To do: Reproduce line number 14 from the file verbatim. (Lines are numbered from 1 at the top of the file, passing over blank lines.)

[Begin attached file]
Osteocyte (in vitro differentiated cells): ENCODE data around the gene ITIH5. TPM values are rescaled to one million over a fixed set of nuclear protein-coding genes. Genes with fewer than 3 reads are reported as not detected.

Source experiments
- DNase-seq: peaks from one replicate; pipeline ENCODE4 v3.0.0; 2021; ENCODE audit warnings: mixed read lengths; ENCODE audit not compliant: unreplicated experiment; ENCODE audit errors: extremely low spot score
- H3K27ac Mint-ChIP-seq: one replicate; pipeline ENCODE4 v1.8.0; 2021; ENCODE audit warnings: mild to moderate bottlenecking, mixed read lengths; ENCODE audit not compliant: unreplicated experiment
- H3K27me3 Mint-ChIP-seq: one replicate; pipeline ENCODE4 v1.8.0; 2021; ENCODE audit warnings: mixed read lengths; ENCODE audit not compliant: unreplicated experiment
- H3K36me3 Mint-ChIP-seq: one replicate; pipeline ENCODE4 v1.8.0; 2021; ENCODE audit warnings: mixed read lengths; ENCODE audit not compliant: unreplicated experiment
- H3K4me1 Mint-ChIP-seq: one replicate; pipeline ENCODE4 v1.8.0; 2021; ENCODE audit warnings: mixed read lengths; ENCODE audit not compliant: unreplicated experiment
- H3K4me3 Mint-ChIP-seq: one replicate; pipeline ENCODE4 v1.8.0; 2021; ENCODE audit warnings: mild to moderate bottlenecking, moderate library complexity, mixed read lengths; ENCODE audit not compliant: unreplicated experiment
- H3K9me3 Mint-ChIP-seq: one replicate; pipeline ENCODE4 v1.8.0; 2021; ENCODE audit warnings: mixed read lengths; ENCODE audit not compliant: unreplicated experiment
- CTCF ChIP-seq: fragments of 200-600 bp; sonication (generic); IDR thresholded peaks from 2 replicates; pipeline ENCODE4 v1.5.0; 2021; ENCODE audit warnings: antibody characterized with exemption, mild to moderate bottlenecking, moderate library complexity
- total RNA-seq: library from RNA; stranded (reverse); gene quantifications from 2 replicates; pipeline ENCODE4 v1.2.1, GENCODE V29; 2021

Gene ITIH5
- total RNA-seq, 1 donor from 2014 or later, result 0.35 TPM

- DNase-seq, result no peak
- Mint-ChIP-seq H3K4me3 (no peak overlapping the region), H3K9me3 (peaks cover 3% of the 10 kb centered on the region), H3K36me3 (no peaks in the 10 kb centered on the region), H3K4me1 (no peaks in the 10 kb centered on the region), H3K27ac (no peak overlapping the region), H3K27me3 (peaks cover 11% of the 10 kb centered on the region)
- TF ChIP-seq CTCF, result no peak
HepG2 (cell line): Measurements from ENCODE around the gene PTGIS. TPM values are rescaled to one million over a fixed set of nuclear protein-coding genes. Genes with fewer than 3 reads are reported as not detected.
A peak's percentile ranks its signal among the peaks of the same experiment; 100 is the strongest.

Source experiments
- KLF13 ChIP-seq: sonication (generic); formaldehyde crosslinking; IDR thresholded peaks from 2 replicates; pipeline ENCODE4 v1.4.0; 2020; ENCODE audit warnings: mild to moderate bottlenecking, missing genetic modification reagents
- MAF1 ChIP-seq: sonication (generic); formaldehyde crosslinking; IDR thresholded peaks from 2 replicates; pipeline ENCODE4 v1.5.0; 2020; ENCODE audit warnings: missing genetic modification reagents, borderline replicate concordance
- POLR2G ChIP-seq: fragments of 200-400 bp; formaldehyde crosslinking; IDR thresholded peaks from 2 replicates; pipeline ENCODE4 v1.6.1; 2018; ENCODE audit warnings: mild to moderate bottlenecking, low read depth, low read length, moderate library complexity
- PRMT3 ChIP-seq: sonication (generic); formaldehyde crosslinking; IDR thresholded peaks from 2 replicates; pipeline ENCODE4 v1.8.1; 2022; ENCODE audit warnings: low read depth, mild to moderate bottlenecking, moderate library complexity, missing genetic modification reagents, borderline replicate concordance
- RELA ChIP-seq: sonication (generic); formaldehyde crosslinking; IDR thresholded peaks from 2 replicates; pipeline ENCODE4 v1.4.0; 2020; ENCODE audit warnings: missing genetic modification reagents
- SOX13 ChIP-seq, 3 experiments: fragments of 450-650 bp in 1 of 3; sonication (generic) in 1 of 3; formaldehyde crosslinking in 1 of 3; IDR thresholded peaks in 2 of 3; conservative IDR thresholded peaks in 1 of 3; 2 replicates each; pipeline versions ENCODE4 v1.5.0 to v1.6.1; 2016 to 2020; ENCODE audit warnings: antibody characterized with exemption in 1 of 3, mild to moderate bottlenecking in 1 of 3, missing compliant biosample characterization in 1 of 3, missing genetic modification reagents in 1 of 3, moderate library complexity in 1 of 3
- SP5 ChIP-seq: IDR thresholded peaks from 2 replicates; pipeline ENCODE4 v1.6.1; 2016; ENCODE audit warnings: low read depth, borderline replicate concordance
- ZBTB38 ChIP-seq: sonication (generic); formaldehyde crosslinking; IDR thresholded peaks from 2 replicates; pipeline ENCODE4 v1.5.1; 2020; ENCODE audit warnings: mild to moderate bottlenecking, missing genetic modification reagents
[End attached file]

- DNase-seq, result no peak